We had made reservations for Friday night at Lockeland fairly early, and it's a good thing because they were turning a few people away at the door who weren't willing to wait out their lack of reservations. Our party of four was seated quickly, and service was efficient all evening as we tasted our way through Chef Hal Holden-Bache's fabulous menu. I was struck by how many great details had been added to the interior space even though I had visited just a few days before their opening. The large photos of the various incarnations of the previous businesses that had operated out of the location at the corner of Woodland and 16th Street were a lovely nod to the history of the building. The tall shelves that had been added to divide the dining room from the bar area were filled with jarred preserves and pickled vegetables that were both interesting to look at and nodded to the farm-fresh locavore menu that Holden-Bache has committed to.
We started out our dining experience with some inventive cocktails from the bar and a plate of Crab and Corn Fritters served with a smoked vinegar slaw. A Margherita pizza from the blazing wood-fired oven soon followed and was even more quickly consumed. After less than a month of practice, the staff at Lockeland has certainly got their pizza technique down.
As good as those two starters were, they paled next to the North Carolina Chicken Liver Pâté that was served in a small mason jar. Made with Benton's Bacon fat and served with crispy rustic Tuscan bread and some unbelievable smoked peach preserves, it was well worth the inevitable gout flare-up that I knew would result. There was quite a lot of fighting around our table to get an extra dollop of the pâté and the preserves.
Our main courses were excellent as well, with the bone-in pork loin served with delicious smoky/sweet greens and a decadent mac-and-cheese taking top honors. I can't speak to the Maple/Bourbon Glazed Trout because my dining companion inhaled it before I could sneak a forkful. I ordered the Roasted Chicken with Pepper Jam and enjoyed the dish quite a lot. The accompanying pimiento cheese grits and roasted parsnips and Brussels sprouts helped to fill out the plate, which Chef Hal admitted was a little sparse owing to the fact that the free-range farm chickens he purchased turned out to be a little on the scrawny side. Look for bigger birds on the menu soon.
We finished our meal with an order of Sweet Ricotta Doughnuts served in a precious little white paper bag and rolled ourselves out the door into the dark night with the happy yet disconcerting notion that I was going to do this all over again the next day for lunch at Etch.
Etch isn't officially open yet, but we had been invited by Chef Deb Paquette and Doug Hogrefe and Paul Schramkowski of Amerigo to come in for a trial during server and kitchen training. The space isn't 100 percent built out yet, but is already striking. When the final details fall into place between now and their grand opening later this week, Etch should be one of the most dramatic dining destinations in town.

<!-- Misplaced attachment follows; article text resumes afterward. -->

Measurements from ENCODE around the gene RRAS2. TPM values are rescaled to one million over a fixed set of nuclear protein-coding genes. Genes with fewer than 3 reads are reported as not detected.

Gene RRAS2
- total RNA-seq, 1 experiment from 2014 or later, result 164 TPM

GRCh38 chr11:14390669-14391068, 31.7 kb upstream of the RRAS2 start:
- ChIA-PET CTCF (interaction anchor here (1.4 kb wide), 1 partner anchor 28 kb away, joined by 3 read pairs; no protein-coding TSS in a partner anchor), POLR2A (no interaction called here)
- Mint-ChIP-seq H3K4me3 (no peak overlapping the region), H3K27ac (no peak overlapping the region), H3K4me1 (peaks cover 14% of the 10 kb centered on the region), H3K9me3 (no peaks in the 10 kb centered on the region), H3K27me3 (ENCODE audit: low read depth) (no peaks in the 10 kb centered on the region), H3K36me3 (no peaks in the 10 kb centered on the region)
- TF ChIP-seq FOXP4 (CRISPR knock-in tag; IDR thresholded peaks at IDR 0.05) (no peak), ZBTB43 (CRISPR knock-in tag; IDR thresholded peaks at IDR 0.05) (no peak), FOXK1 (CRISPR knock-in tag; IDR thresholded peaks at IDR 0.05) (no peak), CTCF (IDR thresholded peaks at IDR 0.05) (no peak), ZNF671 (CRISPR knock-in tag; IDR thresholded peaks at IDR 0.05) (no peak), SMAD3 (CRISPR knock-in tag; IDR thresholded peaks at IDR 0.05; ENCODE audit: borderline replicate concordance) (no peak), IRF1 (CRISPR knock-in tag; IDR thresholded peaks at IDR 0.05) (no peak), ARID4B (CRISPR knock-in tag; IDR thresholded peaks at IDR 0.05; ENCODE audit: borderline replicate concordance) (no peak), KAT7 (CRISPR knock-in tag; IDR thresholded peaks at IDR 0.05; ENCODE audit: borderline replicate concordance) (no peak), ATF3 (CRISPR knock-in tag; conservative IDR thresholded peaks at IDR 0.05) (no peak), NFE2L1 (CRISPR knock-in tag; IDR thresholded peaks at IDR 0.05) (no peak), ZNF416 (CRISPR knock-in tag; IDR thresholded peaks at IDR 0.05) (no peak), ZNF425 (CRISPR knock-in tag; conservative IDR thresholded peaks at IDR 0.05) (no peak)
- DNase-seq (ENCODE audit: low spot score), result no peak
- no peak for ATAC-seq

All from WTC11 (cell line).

We sat in the middle of the 14-seat chef's bar with a full view of the bustling kitchen. Chef Paquette efficiently directed a corps of kitchen workers which included some familiar faces from other restaurants around the city. She has built quite a talented squad, which is a good thing considering the complexity of the menu.
The pricing and detailed ingredients of the menu items are still being tweaked, so I won't go into too much detail. But rest assured that this will be one of the most creative offerings of lunch and dinner items in town when they print it in ink, and you should be able to get out of Etch without putting too much of pinch on your wallet. Especially when you consider that sandwiches will feature house-cured lamb bacon, grass-fed beef in the burgers, duck confit and French-style Andoullie sausage and a Wagyu Reuben Hot Dog that might just become the top dog of the entire city.
The staff was still training, but they seemed to be getting up to snuff quickly with their menu knowledge and efficiency, and the kitchen was pumping out plates at a good pace. If they do open this Wednesday as planned (inspectors willing!), the management of Etch has made the intelligent decision to ramp up slowly between now and the week after Labor Day to get their feet underneath them.
The dinner menu will feature more of Paquette's international chops in a longer list of appetizers than at lunch, and main courses that run the gamut from Turkish-Spiced Cobia to a Cauliflower "Steak" served with miso blue cheese gravy. (Are you kidding me?!) Some Nashvillians may be sad that their favorite paella from Deb's days at Zola is not on the menu, but she deserves the freedom to design a new menu from scratch and stretch her culinary horizons. And I'm betting at Etch she will excel at just that.